In Draghi's Italy, far-right gains ground with Meloni

Almost all of Italy’s political parties rallied behind Mario Draghi when he became prime minister — but the public seems to be falling for his biggest critic, the far-right leader Georgia Meloni.

A straight-talking conservative who has embraced the fascist-era slogan of “God, Homeland and Family”, Meloni and her Brothers of Italy (FDI) are close to overtaking Matteo Salvini’s anti-immigration League as the most popular party in opinion polls.

Her success — recent surveys put her party at around 20 percent — raises the prospect that the next elections will produce the most right-wing government in Italy’s postwar history, with FDI in the driving seat. 

The next general election is not due until 2023, and technocrat Draghi is still the country’s most popular politician, but Meloni has made no secret of her ambitions.

“I am not afraid, in the sense of being ready to do what the Italians are asking me to do,” she told RAI television last month.

– No ‘cult of fascism’ –

FDI has benefitted from being the only major party opposed to Draghi’s national unity government, which stretches from left to right of the political spectrum, including the League.

“As the sole opposition party, you get more airtime and above all, you can say things that parties in the coalition cannot,” Wolfango Piccoli, co-president of the Teneo political consultancy, told AFP. 

Meloni, 44, has led criticism of coronavirus restrictions, which she sees as excessive, and has lambasted the government’s failure to stop migrants landing in Italy from North Africa.

According to Piccoli, she is mostly picking up votes from the League, whose leader Salvini can no longer ride on anti-establishment sentiment since his party gained a place in the cabinet.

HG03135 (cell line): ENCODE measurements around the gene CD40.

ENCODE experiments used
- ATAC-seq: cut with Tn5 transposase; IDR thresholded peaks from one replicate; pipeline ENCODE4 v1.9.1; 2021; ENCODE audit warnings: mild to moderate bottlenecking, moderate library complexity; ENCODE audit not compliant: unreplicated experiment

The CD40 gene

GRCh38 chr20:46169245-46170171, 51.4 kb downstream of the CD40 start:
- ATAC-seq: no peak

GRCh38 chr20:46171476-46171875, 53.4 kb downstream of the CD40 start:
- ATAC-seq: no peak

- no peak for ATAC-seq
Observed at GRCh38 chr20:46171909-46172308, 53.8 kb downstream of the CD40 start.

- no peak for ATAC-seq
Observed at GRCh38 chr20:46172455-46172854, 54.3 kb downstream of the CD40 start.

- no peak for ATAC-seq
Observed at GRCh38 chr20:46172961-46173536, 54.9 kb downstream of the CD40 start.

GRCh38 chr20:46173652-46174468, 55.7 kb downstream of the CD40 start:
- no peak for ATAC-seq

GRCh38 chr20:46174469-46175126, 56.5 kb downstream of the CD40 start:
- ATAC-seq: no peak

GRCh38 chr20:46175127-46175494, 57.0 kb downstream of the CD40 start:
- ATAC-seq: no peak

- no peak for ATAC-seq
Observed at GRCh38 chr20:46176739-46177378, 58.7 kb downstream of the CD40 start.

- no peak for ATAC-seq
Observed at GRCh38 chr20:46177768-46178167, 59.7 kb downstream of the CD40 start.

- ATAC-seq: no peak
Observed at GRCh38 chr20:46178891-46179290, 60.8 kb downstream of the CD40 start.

The FDI, which takes its name from the opening lines of the Italian national anthem, has surged past the populist Five Star Movement and the centre-left Democratic Party, and is a couple of points off the League.

Meloni portrays herself as a champion of patriotism and traditional Christian values, which she sees endangered by “globalist” elites and the gay rights movement, and an enemy of political correctness. 

She is media-savvy and recently published a best-selling autobiography, “I am Giorgia”, in which she opens up on a series of personal traumas, including growing up without a father who left her mother before she was born.

Meloni wrote that she “does not belong to the cult of fascism”, yet expressed sympathy for all the neo-Fascists who were killed in the political violence that wracked Italy in the 1970s.

Her book — whose title nods to a Meloni speech that went viral after it was remixed into an unlikely dance anthem — has earned her huge publicity, also through controversy over her alleged fascist allegiances.

In Rome, a leftist bookshop refused to stock it, while a Venice university professor caused an uproar by tweeting a picture of its front cover upside down — an apparent reference to the hanging of Benito Mussolini’s upside-down body after his death in 1945. 

– ‘Bit of cleaning up’ –

Meloni grew up in the left-wing working-class Roman neighbourhood of Garbatella, and joined as a teen the youth wing of the Italian Social Movement (MSI), a now-defunct party founded by diehard Mussolini fans after World War II.

She remains a polarising figure, but according to Marco Tarchi, a political science professor from Florence university with a distant past in far-right politics, that is no obstacle to her popularity.

People like “the radical nature of some of her positions, for example on immigration and the traditional family, and like the way in which she expresses them,” Tarchi told AFP.

“She knows she cannot appeal to all Italians,” he said, but “she speaks quite clearly” to right-wing voters who he believes are in the majority. 

Tarchi added: “She’s a woman, moreover still relatively young, and in an age where feminism and youthfulness are dominant, this helps.”

Meloni also has past government experience — she served as a minister under prime minister Silvio Berlusconi between 2008 and 2011.

In Europe, she is allied with far-right or nationalist forces such as Vox in Spain and Poland’s governing Law and Justice party, and is a fan of former US president Donald Trump.

Despite intensive media speculation that Meloni could become Italy’s first female premier, experts urge caution.

Piccoli warned that the FDI still needed “a bit of cleaning up” from its post-fascist roots, and warned she had no credible team behind her.

“In Italy, we have seen that political fortunes can turn very quickly,” he said.

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